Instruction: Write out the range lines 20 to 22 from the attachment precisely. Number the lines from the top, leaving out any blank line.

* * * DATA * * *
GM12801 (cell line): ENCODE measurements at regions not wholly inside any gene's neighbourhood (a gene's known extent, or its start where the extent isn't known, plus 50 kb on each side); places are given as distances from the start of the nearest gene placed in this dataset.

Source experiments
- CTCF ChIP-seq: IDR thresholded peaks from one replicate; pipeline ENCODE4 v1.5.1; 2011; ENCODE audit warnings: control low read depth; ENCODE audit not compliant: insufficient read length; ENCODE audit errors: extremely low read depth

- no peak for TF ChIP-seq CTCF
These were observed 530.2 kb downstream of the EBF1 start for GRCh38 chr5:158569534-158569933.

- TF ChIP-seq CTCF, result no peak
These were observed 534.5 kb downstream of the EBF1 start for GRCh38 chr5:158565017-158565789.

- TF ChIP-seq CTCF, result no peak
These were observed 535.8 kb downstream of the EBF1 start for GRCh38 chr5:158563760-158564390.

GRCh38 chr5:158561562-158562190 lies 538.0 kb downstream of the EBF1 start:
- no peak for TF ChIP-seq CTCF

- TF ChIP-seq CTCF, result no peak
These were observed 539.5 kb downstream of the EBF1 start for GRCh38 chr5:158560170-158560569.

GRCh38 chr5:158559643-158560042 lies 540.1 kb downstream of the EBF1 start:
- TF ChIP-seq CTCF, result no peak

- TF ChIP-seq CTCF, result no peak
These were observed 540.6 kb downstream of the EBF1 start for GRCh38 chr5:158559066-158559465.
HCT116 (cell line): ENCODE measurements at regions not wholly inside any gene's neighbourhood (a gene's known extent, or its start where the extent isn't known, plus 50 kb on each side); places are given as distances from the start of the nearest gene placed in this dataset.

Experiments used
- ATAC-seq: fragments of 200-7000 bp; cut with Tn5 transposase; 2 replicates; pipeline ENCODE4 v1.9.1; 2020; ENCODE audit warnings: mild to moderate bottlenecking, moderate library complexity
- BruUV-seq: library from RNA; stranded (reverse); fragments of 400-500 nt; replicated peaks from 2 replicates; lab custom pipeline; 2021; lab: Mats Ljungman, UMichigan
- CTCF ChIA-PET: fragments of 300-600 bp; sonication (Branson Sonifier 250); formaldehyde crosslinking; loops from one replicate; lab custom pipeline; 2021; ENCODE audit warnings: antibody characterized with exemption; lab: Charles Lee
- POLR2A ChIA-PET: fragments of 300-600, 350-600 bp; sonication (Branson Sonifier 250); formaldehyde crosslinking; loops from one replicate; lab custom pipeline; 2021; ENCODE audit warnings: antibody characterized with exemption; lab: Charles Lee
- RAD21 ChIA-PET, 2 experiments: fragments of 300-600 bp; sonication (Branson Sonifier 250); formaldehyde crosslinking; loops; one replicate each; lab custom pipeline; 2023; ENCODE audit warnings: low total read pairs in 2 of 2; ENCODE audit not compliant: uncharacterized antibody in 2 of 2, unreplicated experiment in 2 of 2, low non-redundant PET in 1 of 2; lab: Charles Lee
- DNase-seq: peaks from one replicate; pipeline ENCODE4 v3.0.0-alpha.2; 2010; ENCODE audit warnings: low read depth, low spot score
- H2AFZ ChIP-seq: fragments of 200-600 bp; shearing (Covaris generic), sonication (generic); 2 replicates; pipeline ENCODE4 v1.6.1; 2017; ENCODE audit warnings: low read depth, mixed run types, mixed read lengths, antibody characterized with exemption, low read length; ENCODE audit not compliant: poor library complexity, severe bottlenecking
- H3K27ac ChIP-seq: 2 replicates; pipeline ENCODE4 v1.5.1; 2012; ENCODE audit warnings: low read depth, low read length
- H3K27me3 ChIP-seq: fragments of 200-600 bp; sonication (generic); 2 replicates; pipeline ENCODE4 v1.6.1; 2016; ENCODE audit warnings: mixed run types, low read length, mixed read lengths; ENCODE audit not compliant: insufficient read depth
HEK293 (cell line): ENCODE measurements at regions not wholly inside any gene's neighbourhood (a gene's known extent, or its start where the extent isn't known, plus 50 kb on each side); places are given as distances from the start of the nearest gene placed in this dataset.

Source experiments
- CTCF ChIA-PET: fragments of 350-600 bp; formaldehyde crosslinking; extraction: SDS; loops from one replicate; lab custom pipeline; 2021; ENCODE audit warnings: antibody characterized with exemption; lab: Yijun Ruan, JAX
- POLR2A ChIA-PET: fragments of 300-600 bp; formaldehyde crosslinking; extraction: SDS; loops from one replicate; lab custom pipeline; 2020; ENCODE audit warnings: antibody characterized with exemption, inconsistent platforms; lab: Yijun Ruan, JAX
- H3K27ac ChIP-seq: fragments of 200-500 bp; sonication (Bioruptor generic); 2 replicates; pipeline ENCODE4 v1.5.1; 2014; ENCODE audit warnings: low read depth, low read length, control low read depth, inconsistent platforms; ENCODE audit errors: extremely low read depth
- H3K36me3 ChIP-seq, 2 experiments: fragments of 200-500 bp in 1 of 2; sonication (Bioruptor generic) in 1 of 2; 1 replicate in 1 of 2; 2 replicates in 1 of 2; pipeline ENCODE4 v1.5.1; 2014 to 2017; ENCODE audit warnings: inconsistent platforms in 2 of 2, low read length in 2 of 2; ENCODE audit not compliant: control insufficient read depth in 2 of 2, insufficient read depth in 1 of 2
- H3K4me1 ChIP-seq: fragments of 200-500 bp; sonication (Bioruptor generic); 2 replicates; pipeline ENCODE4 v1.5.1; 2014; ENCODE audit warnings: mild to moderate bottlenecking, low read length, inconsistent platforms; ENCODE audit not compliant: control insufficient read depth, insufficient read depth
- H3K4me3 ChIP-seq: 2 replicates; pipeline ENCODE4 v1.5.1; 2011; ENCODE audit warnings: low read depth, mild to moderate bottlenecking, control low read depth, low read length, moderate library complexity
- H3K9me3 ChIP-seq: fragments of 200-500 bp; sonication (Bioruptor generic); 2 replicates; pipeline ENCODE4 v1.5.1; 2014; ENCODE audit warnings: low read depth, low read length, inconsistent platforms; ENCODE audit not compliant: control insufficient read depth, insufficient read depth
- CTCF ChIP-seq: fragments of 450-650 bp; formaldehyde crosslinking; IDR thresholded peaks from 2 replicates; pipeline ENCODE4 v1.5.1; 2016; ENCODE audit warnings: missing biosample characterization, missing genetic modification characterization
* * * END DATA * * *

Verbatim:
- ATAC-seq: fragments of 200-7000 bp; cut with Tn5 transposase; 2 replicates; pipeline ENCODE4 v1.9.1; 2020; ENCODE audit warnings: mild to moderate bottlenecking, moderate library complexity
- BruUV-seq: library from RNA; stranded (reverse); fragments of 400-500 nt; replicated peaks from 2 replicates; lab custom pipeline; 2021; lab: Mats Ljungman, UMichigan
- CTCF ChIA-PET: fragments of 300-600 bp; sonication (Branson Sonifier 250); formaldehyde crosslinking; loops from one replicate; lab custom pipeline; 2021; ENCODE audit warnings: antibody characterized with exemption; lab: Charles Lee